What happens when a Ponzi scheme crashes? The majority of investors count their losses, the admins and the early adopters, if they can, cash out, and the “owners” disappear into thin air. The prospect of any kind of compensation being paid to investors who have lost money does not exist except in Santi Fuentes’ world.
Santi Fuentes is the CEO of ArbiStar, a MultiLevel Marketing Trading Ponzi scheme. ArbiStar could be said to have been destined to fail not just because most Ponzi schemes fail in the end but because it was badly packaged, to put it mildly.
Astonishingly, Fuentes would not just disappear like most owners of Ponzi schemes do. Instead, he intends to pull a sixteen-month long refund sham.
According to him, ” the payments will be made in the following manner: first, those who did not recover the contribution from their account will be paid. Next will be those who have earned money on their accounts, received more on their return than the contribution they initially contributed. There will be more than 2000 monthly payments, which is expected to be collected in 16 months but in reality will be much faster.”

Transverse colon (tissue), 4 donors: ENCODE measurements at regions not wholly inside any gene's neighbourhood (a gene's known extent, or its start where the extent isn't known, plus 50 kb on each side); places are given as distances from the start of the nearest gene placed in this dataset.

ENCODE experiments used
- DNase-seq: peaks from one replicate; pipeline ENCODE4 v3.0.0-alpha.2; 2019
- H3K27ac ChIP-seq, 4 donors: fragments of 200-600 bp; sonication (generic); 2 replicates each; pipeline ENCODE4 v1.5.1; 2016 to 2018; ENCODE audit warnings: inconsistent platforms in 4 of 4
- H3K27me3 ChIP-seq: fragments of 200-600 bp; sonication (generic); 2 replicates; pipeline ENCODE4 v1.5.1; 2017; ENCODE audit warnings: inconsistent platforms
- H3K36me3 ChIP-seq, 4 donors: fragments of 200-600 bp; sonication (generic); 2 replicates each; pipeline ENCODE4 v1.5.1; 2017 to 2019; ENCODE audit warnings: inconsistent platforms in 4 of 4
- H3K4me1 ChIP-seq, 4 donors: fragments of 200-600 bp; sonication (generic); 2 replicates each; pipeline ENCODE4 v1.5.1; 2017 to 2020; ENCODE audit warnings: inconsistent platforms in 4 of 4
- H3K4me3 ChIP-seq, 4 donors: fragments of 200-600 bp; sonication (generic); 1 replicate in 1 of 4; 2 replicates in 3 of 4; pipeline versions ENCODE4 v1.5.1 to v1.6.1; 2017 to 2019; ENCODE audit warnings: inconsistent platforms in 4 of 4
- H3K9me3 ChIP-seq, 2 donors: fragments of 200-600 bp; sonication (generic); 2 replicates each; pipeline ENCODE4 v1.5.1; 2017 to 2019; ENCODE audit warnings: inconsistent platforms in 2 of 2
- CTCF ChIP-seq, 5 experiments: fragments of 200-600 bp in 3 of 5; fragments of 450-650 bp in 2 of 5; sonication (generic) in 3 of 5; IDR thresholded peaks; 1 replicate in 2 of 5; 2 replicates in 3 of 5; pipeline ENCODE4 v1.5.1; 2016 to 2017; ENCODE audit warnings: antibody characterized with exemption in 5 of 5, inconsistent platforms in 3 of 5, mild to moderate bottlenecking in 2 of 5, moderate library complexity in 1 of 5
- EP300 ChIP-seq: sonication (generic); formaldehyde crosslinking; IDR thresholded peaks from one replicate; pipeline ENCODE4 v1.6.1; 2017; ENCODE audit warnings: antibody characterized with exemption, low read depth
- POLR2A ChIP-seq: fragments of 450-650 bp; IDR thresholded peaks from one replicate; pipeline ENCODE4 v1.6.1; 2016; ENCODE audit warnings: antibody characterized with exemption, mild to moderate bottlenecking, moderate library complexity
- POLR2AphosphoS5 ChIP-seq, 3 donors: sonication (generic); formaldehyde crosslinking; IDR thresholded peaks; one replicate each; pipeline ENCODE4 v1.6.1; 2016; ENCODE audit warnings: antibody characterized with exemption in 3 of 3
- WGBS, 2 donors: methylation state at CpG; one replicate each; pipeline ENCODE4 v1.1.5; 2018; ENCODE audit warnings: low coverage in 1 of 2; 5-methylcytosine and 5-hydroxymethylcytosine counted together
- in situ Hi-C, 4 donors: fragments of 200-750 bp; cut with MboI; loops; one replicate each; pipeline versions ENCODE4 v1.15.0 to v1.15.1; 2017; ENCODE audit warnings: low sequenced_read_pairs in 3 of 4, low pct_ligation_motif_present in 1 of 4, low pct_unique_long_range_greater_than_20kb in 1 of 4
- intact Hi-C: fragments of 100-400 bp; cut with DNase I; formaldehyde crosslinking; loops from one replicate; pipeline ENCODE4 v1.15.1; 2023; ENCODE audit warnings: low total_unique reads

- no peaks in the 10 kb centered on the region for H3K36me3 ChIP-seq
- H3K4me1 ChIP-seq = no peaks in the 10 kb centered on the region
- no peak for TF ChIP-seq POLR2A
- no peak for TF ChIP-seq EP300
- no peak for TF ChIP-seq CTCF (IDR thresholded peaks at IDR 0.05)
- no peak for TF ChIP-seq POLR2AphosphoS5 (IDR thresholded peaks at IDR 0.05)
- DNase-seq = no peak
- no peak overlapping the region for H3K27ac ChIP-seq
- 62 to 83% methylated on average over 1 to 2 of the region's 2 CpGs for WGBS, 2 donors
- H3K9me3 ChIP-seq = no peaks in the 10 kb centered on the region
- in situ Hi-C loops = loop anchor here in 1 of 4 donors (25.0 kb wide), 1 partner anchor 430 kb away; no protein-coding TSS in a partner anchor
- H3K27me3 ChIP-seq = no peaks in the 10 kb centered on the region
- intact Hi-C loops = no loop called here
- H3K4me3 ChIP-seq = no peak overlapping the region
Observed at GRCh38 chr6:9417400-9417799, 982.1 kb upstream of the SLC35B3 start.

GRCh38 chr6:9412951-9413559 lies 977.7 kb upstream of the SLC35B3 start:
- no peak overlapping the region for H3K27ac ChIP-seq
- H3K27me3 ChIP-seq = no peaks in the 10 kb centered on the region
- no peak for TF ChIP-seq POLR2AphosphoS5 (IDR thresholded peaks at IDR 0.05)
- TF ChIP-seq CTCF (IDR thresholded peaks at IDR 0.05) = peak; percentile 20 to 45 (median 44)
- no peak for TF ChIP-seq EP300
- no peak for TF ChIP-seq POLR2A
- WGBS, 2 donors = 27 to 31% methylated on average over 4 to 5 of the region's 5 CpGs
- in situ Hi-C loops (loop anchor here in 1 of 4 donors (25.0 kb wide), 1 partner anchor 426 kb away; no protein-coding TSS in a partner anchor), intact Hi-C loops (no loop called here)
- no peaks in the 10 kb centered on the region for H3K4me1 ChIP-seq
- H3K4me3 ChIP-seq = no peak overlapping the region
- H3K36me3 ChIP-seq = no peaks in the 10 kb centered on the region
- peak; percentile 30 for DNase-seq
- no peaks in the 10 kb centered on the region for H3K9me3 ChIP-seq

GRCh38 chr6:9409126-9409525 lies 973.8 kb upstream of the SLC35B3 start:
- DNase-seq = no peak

Clearly, Fuentes is trying to buy time and to silence the victim of his scheme. Definitely, there would not be a Fuentes anymore before the 16 months refund timeline ends.
The Pyramid model Ponzi schemes run on ensures that new investments are paid to existing investors. By implication, new investments brought in by newly recruited investors are continually being shuffled to create an illusion of earnings amongst investors. ArbitStar crashed because new investments stalled.
The 16 months refund plan is impossible and unrealistic. The math behind Ponzi operation creates no room for reimbursement or refunds. A deficit is created when the flow of money is thwarted by a shortage of new investments. ArbitStar’s investors have learnt the hard way.